• Organisations should begin by assessing and understanding the type of DDoS attack they may be vulnerable to, such as volumetric, application-layer, or protocol-based assaults.
  • Additionally, segmenting networks and monitoring for suspicious activity or traffic spikes can help identify potential DDoS threats before the assault takes an organisation offline.
  • Developing policies for responding quickly in such cases is part of an effective DDoS defence strategy.
  • Organisations should also consider adding services from a dedicated cloud provider or service (e.g., Dyn or Cloudflare). Such services can help detect potential DDoS threats in real time and shift traffic away from besieged networks before any damage is done.
  • Working with organisations that specialise in providing such services is an increasingly beneficial approach since they offer comprehensive protection against various types of attacks and have proactive infrastructure set up specifically designed to mitigate their damaging effects if they do occur.
  • Finally, regular training programs focusing on cyber security measures should be conducted so that all employees understand the basics of defending against these threats.

What security measures can be taken to protect against the new DDoS method?

Organisations that are serious about protecting their network from DDoS attacks must consider a range of security measures. Even with traditional methods, it’s important to understand what types of threats you face and tailor your defence strategy accordingly.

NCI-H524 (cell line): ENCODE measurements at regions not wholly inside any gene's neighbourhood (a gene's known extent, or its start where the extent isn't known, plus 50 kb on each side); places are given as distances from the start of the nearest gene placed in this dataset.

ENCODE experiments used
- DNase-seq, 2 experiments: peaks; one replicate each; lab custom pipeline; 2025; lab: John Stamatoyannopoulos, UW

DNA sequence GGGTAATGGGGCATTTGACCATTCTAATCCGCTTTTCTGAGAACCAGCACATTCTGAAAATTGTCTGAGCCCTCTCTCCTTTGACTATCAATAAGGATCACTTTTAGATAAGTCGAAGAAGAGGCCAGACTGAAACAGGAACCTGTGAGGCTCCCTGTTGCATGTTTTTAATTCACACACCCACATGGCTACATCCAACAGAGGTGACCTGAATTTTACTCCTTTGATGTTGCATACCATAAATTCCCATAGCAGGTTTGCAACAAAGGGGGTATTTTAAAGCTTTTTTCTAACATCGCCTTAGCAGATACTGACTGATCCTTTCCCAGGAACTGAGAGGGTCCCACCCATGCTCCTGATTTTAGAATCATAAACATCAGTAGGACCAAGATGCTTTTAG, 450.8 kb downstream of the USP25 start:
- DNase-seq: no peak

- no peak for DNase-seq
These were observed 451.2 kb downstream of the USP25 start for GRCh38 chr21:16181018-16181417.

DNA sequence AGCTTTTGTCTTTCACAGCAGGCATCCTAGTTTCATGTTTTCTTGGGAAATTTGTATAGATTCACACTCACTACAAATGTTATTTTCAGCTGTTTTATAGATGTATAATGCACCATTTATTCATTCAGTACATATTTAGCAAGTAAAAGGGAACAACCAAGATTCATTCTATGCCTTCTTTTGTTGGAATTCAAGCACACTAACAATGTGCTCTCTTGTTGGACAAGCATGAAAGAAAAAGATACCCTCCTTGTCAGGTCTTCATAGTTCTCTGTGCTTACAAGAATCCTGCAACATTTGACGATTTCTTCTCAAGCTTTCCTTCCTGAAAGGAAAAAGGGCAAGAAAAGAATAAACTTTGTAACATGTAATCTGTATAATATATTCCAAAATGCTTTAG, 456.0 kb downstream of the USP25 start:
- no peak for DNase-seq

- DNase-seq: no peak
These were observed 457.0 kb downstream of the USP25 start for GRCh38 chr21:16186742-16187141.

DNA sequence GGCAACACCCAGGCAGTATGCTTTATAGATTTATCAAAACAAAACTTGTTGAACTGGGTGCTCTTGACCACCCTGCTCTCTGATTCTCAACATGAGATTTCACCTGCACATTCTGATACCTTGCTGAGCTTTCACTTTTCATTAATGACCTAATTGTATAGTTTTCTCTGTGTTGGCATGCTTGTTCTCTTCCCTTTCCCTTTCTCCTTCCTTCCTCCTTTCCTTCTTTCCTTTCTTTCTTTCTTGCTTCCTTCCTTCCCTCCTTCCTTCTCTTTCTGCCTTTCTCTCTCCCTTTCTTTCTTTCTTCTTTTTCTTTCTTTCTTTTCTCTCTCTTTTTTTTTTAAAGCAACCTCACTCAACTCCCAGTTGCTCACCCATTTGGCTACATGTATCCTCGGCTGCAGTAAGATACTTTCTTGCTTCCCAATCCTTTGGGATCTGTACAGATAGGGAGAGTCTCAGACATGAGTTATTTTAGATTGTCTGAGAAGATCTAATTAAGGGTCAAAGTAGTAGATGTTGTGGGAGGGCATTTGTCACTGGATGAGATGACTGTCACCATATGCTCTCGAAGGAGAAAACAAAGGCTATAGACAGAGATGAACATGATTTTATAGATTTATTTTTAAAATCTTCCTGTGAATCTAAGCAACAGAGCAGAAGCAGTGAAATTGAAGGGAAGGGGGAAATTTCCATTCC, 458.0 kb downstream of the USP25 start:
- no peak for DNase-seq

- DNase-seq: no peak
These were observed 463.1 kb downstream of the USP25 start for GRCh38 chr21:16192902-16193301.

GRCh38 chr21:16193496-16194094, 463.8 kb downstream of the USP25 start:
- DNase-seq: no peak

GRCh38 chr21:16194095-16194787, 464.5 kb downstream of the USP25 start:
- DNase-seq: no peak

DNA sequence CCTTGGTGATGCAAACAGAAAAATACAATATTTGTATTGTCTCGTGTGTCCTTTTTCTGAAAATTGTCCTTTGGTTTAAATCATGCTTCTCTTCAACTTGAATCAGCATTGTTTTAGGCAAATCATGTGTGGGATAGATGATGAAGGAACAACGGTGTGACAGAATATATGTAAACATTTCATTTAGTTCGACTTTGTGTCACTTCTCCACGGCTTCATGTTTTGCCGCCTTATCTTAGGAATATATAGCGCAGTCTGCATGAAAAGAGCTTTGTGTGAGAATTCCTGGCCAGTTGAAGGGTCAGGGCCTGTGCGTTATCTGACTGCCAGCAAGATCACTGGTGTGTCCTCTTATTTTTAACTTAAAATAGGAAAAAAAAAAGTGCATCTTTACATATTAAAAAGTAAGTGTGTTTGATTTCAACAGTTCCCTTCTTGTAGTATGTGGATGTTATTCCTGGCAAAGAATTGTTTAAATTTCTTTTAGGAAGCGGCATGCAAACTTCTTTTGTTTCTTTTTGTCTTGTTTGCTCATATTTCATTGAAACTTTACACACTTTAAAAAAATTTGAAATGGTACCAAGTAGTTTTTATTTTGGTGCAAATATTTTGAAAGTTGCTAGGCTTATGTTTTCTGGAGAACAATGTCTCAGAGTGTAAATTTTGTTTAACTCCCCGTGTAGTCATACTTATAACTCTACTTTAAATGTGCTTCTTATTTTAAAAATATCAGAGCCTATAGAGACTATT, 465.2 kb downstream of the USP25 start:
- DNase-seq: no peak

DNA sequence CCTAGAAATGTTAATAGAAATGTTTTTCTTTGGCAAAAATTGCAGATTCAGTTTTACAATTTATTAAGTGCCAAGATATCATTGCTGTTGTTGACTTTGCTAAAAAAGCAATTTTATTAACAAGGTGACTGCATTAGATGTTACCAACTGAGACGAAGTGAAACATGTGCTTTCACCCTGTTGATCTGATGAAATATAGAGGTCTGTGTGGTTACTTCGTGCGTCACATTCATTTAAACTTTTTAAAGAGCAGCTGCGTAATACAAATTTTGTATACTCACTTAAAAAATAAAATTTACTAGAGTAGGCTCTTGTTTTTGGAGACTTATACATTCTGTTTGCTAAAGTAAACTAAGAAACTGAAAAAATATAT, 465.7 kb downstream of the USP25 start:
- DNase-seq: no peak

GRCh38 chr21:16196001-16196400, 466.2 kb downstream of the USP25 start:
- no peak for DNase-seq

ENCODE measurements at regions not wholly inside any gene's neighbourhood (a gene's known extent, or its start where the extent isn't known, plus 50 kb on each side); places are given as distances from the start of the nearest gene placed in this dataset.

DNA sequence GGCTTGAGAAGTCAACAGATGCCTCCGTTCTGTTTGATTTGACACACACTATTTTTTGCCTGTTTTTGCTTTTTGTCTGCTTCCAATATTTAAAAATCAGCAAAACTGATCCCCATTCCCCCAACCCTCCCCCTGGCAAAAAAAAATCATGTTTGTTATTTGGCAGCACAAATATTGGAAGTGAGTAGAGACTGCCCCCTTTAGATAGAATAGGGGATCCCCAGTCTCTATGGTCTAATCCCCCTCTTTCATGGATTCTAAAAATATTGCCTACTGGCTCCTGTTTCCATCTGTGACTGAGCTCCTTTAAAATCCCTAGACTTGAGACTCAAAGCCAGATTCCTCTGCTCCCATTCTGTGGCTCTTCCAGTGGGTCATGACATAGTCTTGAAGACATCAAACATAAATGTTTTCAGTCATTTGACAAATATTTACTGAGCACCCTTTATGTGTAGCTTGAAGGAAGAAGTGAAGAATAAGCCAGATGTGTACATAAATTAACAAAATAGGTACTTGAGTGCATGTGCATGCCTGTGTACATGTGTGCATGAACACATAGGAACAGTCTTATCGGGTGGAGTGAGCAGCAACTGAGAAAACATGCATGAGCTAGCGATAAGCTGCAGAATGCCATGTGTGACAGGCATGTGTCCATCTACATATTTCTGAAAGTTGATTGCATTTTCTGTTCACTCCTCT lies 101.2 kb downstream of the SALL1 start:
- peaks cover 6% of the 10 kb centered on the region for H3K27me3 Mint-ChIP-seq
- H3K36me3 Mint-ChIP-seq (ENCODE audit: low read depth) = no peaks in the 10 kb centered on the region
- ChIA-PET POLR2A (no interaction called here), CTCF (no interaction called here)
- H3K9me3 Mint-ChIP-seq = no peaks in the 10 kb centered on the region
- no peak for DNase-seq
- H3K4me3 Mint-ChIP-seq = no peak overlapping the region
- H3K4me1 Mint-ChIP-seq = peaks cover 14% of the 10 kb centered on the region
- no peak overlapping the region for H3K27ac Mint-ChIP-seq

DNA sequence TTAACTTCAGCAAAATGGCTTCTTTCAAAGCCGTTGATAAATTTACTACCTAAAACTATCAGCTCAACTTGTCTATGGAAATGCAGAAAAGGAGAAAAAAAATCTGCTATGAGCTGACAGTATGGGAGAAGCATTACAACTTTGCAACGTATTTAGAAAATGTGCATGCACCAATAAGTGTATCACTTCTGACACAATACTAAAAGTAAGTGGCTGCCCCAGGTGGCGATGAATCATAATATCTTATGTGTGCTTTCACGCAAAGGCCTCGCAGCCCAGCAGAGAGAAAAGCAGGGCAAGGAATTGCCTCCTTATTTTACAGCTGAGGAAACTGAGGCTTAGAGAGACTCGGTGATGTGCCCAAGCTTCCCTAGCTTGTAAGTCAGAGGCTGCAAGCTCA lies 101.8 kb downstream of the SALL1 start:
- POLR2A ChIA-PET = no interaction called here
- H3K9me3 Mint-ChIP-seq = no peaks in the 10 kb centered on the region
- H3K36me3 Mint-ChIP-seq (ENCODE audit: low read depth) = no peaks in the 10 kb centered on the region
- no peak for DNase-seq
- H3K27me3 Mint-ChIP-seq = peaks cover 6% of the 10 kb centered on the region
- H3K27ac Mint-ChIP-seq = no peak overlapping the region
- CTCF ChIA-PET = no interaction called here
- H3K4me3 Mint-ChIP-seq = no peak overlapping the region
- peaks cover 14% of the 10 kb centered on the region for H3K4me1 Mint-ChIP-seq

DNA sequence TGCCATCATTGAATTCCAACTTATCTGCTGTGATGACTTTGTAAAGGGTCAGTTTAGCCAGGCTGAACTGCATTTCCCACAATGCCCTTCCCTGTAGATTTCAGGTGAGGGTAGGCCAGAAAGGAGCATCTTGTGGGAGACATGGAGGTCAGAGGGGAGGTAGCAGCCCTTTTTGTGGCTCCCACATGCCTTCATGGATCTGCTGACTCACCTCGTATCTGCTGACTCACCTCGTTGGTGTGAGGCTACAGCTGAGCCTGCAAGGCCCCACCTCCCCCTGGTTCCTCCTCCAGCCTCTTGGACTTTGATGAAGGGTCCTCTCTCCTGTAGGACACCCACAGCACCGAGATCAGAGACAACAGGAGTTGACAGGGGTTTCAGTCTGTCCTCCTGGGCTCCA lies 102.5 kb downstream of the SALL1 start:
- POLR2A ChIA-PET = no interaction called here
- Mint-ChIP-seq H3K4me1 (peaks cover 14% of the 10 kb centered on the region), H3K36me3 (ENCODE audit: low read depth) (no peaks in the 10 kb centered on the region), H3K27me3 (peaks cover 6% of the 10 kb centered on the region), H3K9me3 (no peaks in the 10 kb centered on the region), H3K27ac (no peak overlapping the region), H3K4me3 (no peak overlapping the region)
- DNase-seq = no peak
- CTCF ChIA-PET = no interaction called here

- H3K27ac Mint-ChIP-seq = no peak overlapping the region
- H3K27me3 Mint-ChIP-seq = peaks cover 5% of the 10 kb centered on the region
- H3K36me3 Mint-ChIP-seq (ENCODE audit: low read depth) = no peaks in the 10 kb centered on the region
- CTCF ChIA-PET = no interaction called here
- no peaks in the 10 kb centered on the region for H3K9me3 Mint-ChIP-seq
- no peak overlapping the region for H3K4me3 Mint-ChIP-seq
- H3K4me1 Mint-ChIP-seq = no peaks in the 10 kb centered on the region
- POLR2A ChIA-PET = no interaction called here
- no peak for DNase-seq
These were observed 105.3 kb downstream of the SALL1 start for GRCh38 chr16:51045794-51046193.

To protect against the new DDoS method, companies should consider a multi-layer defence, such as purchasing dedicated equipment and services to detect, prevent and mitigate these attacks. Companies may also opt for cloud-based solutions that can detect the more sophisticated methods used in this method.

Ideally, organisations should have a combination of security technologies to detect various aspects of an attack, such as abnormal behaviour or unwanted traffic. Commonly used defences against the new DDoS method include:

  • Firewalls/ Intrusion prevention systems (IPS): Firewalls and IPSs can monitor network traffic and identify malicious attempts to access sensitive systems or spread malware.
  • Web Application Firewalls (WAF): WAFs provide an extra layer of protection by filtering traffic that requests web pages or content from web applications based upon a predetermined set of rules.
  • Anti-DDoS Solutions: These solutions employ specialised algorithms that help detect DDoS attacks using features such as reputation databases, rate limiting strategies and reverse proxies for specific IP addresses or ranges.
  • Load Balancing: This helps distribute incoming traffic across multiple servers to reduce the pressure on any one server so it is unlikely an attack will affect them all at once.
  • Monitoring Solutions: Many service providers offer real time monitoring solutions for networks which help detect potential threats promptly before they can cause significant damage; providing organisations with alerts when something suspicious is detected on their network so they can take actions quickly before any damage is done.